If you've ever woken up hungover, you probably questioned your decision to consume alcohol. For most people, these thoughts fade away quickly at the next social gathering or party. But what if you actually gave up alcohol for an extended period of time? Here's what you should know about the growing sober curious movement, along with some insight into what actually happens when you give up alcohol.
The “sober sometimes" or "sober curious" movement consists of people who don't necessarily have drinking problems, but who choose to be sober because the health benefits that come along with it. People that choose this lifestyle are moderate or heavy drinkers who have become disillusioned with alcohol. Sick of hangovers and feeling awful, they seek alternatives to partying too hard or the "wine mom" culture. Thanks to this growing movement, ditching alcohol on a short-term basis is becoming more common. It's also become a powerful way to improve sleep, enhance mental well-being, and reduce the risk of health problems.
The National Institute on Alcohol Abuse and Alcoholism reports that 86 percent of adults have ingested alcohol at some point in their lives, while 56 percent have had alcohol in the past month. Still, despite these numbers, there has been increasing interest in abstaining from alcohol for the physical and mental health benefits.
Although researchers have just begun to dig into the potential benefits of short-term alcohol abstinence, the early results are compelling. One British study found that 82 percent of participants reported feeling a sense of achievement after quitting alcohol for a month, while 62 percent said they slept better and another 49 percent said they lost weight.
Another study found that subjects who quit alcohol for a month lost weight and showed improvements in blood pressure and insulin sensitivity. Other research showed that people who abstained from alcohol for a month displayed fewer signs of oxidative stress to the liver. These findings showed compelling insight into how the body responds to even a brief interruption in moderate alcohol use.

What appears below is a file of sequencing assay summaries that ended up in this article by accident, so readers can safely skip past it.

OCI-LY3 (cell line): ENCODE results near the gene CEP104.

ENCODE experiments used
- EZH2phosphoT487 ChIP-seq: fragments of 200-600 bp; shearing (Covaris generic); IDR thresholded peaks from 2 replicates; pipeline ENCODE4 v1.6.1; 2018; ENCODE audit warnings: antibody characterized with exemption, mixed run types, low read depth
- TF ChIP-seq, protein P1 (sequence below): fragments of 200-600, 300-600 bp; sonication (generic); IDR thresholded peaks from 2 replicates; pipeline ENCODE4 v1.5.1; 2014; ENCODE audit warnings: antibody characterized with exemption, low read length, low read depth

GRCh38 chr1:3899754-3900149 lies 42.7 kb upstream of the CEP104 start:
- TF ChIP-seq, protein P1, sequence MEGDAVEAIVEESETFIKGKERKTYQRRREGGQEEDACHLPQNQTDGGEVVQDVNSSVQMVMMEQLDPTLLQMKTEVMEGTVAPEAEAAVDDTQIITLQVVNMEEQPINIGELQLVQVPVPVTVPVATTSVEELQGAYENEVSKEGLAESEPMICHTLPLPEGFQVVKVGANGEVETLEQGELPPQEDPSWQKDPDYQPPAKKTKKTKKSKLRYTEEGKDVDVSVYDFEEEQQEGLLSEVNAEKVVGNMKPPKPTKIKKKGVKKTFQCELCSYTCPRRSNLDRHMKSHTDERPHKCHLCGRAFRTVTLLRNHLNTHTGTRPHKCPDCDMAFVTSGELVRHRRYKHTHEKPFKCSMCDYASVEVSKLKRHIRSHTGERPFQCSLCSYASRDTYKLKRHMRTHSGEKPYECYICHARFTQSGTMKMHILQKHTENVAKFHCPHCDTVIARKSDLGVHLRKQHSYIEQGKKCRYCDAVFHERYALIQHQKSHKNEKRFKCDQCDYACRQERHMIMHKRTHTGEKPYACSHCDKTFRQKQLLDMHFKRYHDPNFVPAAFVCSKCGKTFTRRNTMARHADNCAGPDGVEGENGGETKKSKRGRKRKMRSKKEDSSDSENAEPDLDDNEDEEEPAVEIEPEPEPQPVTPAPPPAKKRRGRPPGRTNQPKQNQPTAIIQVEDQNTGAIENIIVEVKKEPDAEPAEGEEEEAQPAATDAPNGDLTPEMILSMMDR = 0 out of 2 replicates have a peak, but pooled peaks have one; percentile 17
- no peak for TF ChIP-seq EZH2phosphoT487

For people who have alcohol-use disorder, the benefits of quitting alcohol are clear. That said, research is also showing that even moderate drinkers can benefit from taking short, and long-term, breaks from alcohol. In the past, it wasn't always easy for people to quit drinking because it made them feel left out when amongst friends. With the growing "sober sometimes" or "sober curious" movement, however, people are feeling more comfortable with the idea of living without alcohol for weeks at a time.
The sober curious movement speaks to a fresh generation of young people who aim to decentralize alcohol-driven culture and replace it with healthier alternatives. There are influencers on Twitter, Facebook and Instagram who have helped rebrand a sober lifestyle. There's also been an increased focus on yoga and meditation, mocktails, healthy activities and positive lifestyle choices. This has all helped create alternatives to the heavy-drinking culture. The sober curious movement is helping dismantle the perception that sobriety is uncool and one must take part in drinking to fit into the social settings.